Things are looking up

There are some risks around, but in America and the rest of the world, the economic outlook is in general very good. Merryn Somerset Webb looks at what you should be holding now.

Donald Trump had a great time at Davos, where he went to have a little gloat. He told delegates his "brand new America" has now recovered from years of dismal "stagnation". The US is "open for business", which he reckons is reflected in the booming stockmarket the Dow Jones is up more than 40% since his election. He pointed to the lowest unemployment since records began, genuinely good growth rates, and the successes his deregulation and tax reform plans are enjoying.

Several firms have already announced cash repatriation and domestic investment plans. We accept that trickle-down doesn't always work in the way promised, but this round is getting off to a good start. Disney is handing out one-off $1,000 bonuses, Chrysler $2,000, and Apple is giving most employees stock grants of $2,500 to show its own confidence in Trump's America. You can argue the growth comes at the expense of decency, or that it was all set in motion not by Trump but by the Federal Reserve. However, you can't deny that, in economic terms, things are looking up, and not just in the US. Every major economy is growing, says The New York Times, creating "a positive feedback loop". Greater business confidence means more hiring, which puts more money in consumers' pockets and gives businesses reason to expand again. Win win.

There are, of course, huge risks. Some are political (in this week's magazine, I note how well things are going in Japan, but a little North Korean escalation and all bets will be off). Some are social (wages need to rise faster to head off the endless rows about inequality). Some are economic. John Stepek looks at how rising bond yields could scupper any exuberance, and our briefing, along with the fates of Carillion and now Capita (whose share price fell 40% this week on a nasty profit warning) are a reminder that too many firms still have far too much debt at time when the price of debt is rising. You don't want to hold those companies.

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So what do you want to hold? If you have faith in Trump's America, consider the Arbrook American Equities Fund. You can still buy in at a low management fee for founding investors (0.45%), and manager Robin Milway reckons that, given the wave of digitalisation and the tax-cut programme, there are still hordes of firms with mispriced potential in America. Not everyone will agree, but Milway has a good long-term record. Otherwise Japan is one of the lower-risk markets in the world, Andrew Van Sickle likes Vietnam, and David Stevenson reckons income investors should look at oil bonds. But however you invest, keep some cash on hand as John notes, with bonds at a 35-year turning point, there is more risk in the global financial system than usual.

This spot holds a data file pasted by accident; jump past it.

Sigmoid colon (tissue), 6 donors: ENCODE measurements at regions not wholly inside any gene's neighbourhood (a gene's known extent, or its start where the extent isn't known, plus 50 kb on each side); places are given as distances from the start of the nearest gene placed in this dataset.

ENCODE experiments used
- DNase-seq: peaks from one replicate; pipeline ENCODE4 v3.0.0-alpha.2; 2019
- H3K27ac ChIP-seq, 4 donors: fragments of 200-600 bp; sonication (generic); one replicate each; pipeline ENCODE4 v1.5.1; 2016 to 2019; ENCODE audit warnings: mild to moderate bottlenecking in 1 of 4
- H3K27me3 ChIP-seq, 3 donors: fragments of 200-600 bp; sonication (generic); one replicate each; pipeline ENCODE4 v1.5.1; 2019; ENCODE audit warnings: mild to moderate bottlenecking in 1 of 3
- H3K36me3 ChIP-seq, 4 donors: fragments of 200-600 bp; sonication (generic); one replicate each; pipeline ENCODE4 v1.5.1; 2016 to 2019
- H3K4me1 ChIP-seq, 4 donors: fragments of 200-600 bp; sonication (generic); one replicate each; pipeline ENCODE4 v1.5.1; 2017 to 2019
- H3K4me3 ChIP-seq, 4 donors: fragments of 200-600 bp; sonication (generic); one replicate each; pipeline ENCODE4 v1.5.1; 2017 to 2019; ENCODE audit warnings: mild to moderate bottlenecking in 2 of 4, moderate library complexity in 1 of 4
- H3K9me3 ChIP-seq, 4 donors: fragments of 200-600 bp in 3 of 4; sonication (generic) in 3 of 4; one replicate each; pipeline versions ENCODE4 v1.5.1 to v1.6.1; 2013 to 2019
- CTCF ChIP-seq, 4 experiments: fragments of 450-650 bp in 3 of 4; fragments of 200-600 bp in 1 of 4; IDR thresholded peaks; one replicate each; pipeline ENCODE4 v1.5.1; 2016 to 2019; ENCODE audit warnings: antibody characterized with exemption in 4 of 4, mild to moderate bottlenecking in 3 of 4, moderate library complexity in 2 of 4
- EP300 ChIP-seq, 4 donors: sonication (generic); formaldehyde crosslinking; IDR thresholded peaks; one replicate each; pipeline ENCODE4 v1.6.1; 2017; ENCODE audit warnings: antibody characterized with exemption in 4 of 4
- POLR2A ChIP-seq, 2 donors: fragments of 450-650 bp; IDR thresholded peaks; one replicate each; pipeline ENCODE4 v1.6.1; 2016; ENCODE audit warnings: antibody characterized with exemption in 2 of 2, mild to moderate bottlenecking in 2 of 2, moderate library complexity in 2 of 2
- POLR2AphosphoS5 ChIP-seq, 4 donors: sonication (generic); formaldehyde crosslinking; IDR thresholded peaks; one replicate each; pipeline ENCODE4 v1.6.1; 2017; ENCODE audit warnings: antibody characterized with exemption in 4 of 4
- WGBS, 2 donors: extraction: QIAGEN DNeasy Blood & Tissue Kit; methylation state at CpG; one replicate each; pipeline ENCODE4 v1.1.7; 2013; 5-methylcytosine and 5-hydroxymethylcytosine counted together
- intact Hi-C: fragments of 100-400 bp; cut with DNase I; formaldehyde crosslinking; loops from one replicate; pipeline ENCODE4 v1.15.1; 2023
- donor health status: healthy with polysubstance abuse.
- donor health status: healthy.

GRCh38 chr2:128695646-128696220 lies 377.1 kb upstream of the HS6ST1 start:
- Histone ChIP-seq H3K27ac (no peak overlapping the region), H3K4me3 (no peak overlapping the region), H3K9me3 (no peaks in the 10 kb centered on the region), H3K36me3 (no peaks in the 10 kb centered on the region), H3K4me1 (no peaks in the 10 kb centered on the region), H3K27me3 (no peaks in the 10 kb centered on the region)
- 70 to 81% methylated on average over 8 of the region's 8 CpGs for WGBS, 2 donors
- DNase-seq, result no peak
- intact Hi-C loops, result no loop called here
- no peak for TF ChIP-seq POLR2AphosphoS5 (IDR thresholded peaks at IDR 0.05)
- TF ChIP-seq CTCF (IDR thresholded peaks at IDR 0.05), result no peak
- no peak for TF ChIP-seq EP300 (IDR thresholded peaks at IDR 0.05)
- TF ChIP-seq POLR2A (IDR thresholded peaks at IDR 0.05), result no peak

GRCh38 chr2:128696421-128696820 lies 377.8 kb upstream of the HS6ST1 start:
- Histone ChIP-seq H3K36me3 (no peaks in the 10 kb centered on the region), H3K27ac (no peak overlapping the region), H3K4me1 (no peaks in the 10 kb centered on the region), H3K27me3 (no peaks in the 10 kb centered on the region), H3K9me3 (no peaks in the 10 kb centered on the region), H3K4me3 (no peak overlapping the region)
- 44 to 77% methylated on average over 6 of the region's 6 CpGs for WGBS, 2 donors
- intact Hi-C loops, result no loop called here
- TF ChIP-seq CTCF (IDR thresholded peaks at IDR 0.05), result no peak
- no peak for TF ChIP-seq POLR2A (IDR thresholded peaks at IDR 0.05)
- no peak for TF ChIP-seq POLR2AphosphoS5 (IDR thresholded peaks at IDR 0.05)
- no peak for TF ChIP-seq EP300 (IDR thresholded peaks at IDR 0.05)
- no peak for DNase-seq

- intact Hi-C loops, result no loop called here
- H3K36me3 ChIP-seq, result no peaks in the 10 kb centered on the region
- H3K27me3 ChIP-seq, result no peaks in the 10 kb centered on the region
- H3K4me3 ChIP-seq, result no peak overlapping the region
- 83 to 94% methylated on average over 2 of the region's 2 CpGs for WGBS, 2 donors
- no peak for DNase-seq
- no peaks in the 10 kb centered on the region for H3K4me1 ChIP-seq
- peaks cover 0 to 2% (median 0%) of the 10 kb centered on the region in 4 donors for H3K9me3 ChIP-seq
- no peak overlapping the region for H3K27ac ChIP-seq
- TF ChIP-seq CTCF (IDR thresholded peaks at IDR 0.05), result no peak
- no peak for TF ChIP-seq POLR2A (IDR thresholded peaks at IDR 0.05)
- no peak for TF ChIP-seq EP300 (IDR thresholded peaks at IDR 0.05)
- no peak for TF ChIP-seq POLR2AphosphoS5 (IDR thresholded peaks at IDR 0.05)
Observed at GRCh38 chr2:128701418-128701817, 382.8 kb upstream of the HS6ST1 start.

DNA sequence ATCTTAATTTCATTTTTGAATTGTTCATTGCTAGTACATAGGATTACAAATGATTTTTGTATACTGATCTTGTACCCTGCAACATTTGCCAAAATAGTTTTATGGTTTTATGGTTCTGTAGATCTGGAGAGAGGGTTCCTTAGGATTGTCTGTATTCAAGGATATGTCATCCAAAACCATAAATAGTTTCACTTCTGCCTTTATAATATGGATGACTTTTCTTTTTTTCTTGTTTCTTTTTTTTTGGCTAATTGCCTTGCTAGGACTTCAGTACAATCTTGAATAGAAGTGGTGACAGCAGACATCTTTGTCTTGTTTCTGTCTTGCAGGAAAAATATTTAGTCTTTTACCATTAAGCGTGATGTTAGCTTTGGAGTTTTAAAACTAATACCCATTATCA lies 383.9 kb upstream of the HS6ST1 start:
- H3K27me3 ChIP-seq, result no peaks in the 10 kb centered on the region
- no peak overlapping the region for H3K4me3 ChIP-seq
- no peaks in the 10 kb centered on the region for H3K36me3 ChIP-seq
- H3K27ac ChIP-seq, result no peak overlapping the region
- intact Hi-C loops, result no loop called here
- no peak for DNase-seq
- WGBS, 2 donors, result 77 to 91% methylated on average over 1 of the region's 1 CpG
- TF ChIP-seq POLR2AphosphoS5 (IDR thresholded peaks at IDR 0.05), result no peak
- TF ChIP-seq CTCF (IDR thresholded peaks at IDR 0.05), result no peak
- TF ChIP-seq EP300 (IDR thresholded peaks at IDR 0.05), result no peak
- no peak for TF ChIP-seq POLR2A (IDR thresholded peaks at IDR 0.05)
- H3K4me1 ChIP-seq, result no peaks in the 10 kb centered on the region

Merryn Somerset Webb

Merryn Somerset Webb started her career in Tokyo at public broadcaster NHK before becoming a Japanese equity broker at what was then Warburgs. She went on to work at SBC and UBS without moving from her desk in Kamiyacho (it was the age of mergers).

After five years in Japan she returned to work in the UK at Paribas. This soon became BNP Paribas. Again, no desk move was required. On leaving the City, Merryn helped The Week magazine with its City pages before becoming the launch editor of MoneyWeek in 2000 and taking on columns first in the Sunday Times and then in 2009 in the Financial Times

Twenty years on, MoneyWeek is the best-selling financial magazine in the UK. Merryn was its Editor in Chief until 2022. She is now a senior columnist at Bloomberg and host of the Merryn Talks Money podcast -  but still writes for Moneyweek monthly. 

Merryn is also is a non executive director of two investment trusts – BlackRock Throgmorton, and the Murray Income Investment Trust.